Anyway, aside from my own views, is there evidence to support the contention that a double major is better? Yes, there is. A 2008 paper by Alison Del Rossi (St. Lawrence University) and Joni Hersch (Vanderbilt University), published in the journal Economics of Education Review (sorry I don't see an ungated version online), uses data from 66,825 U.S. students in 2003 to answer the question. They first grouped majors into five groups:
...arts/social science, which includes arts, humanities, social science and other majors; business, which includes economics; education; engineering; and science/math, which includes math, computer science, and science majors.Then they looked at earnings for single majors, double majors where both majors were in the same group, and double majors where each major was in a different group. Here's what they found:
In the full sample, the results indicate that having a double major significantly increases earnings, with earnings 1.4% higher than for those without a double major. However... the premium for a double major is limited to those whose highest degree is a bachelor’s degree, with a premium of 2.3%. Even though the rate of double majoring is higher among those who achieve graduate degrees, having a double undergraduate major does not increase earnings controlling for level and/or field of the post-bachelor’s degree. The most likely reason is that the highest degree has the primary influence on earnings.So, a double major is worthwhile (in terms of higher earnings), unless you go on to get a graduate degree (e.g. a Master's degree). Interestingly:
...having an additional bachelor’s degree has no significant effect on earnings, but the returns to graduate degrees are substantial with MBAs and professional degrees having the greatest impact on earnings.So, in our context, a conjoint degree might not be so worthwhile (as well as those students having a lower odds of completing their double degree). Coming back to majors though, the choice of single major matters:
...majoring in engineering produces the highest return for those with a single major, with a return of about 33%. For those with a bachelor’s degree only, having only one major in business has the next highest return for a single major, 17% higher than a single arts/social science major.Remember that economics is a business major in this research. And for double majors:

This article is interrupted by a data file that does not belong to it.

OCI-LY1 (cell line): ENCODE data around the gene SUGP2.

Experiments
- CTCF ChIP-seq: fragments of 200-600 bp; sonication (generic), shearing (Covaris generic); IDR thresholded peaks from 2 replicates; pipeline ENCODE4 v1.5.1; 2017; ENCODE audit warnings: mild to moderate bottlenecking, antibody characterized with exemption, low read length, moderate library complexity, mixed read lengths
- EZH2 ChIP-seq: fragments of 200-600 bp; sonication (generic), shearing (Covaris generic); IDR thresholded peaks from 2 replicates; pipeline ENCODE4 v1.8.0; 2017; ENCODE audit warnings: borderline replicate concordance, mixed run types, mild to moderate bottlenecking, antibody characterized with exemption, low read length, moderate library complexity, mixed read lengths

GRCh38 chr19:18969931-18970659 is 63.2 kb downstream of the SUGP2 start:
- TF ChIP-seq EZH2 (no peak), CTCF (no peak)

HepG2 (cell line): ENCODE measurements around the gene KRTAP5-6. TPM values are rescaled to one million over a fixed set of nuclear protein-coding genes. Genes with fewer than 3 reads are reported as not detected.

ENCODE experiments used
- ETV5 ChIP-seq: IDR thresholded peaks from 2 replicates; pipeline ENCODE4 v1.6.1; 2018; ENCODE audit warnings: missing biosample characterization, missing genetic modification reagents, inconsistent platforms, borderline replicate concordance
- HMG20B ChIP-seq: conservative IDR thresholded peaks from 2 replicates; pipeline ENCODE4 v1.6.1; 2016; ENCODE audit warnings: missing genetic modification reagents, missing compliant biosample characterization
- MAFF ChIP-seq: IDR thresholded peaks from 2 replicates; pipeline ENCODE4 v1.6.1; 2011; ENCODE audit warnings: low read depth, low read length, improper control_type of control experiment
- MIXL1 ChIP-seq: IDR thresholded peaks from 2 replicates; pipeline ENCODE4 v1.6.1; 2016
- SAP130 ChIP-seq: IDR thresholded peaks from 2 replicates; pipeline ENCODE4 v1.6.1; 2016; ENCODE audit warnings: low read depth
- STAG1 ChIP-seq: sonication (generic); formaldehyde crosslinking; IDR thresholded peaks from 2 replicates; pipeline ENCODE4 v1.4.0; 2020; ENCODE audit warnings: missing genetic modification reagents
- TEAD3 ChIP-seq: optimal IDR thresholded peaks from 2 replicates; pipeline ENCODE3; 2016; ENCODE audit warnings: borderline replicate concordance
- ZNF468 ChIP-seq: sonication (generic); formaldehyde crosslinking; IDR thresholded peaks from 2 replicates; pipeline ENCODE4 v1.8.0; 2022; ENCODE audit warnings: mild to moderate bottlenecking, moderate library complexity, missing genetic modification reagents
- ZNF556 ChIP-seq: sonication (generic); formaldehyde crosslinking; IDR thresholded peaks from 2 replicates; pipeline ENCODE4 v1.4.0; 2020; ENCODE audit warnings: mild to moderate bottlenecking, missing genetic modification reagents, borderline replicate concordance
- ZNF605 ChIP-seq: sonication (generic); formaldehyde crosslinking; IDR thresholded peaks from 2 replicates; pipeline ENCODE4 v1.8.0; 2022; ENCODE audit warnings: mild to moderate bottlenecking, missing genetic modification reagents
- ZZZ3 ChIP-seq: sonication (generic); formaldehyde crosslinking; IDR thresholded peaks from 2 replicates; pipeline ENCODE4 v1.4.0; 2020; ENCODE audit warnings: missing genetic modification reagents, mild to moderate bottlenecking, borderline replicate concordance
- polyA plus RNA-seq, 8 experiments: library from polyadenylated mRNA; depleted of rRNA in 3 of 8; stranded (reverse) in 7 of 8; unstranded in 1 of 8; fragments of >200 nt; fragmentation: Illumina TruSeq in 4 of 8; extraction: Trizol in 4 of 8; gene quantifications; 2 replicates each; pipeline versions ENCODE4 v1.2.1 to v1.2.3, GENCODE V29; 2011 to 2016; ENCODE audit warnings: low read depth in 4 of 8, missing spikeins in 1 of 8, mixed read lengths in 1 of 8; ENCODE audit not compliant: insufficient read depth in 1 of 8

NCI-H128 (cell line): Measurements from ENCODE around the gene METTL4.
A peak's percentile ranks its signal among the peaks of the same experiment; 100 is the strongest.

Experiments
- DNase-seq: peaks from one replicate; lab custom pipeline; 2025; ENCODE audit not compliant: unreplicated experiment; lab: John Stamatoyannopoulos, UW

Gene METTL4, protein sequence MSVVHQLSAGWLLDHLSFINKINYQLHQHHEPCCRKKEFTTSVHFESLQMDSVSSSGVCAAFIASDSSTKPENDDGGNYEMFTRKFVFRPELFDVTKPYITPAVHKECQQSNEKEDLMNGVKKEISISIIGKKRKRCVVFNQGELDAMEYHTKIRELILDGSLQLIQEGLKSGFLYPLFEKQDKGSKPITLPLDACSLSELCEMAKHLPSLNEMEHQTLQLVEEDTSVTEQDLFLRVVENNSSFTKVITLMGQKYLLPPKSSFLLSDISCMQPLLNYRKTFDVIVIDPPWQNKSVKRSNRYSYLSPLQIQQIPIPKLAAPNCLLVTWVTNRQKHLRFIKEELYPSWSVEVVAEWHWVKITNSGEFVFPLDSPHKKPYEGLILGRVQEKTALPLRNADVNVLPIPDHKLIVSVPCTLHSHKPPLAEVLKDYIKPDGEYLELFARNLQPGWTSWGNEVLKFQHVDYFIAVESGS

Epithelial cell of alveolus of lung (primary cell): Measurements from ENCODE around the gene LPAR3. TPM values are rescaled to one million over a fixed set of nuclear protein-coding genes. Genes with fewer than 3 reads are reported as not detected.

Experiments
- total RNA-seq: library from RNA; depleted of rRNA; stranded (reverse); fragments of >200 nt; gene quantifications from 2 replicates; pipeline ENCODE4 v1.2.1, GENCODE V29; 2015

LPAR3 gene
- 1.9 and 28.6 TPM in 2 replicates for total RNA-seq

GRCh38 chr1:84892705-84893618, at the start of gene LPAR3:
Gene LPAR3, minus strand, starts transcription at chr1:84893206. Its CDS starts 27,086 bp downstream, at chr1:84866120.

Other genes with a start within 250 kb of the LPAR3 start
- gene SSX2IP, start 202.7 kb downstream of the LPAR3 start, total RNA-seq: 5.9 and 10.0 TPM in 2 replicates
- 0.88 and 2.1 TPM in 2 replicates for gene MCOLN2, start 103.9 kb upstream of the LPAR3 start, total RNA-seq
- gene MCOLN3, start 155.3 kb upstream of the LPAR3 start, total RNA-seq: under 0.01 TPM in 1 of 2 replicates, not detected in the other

...having two business majors provides returns that are 10 percentage points higher than returns to a single major in business, while those with two education majors have returns that are 5 percentage points higher than those who have a single education major. Aside from those two cases, graduating with one or two majors within the same general area yields about the same relative returns. Notably, having two engineering majors or two science/math majors has no increased return relative to having a single engineering or single science/math major...
The combination of business and science/math has a higher return than either major individually, 10–16 percentage points higher than having a single business major and 11–12 percentage points higher than having a single science/math major for the two subsamples, respectively.That seems to bode well for students doing economics as part of a double major in a business degree, or combining economics with science or maths. Interestingly, they find similar results for both genders, although:
...females have higher returns than males to engineering and science/math majors, for single majors and most double major combinations including those fields.Although the U.S. setting is different from New Zealand, Del Rossi and Hersch's paper does provide some suggestive evidence that doing a double major is worthwhile. I may be biased, but I would add that having economics as one of those majors would be an advantage.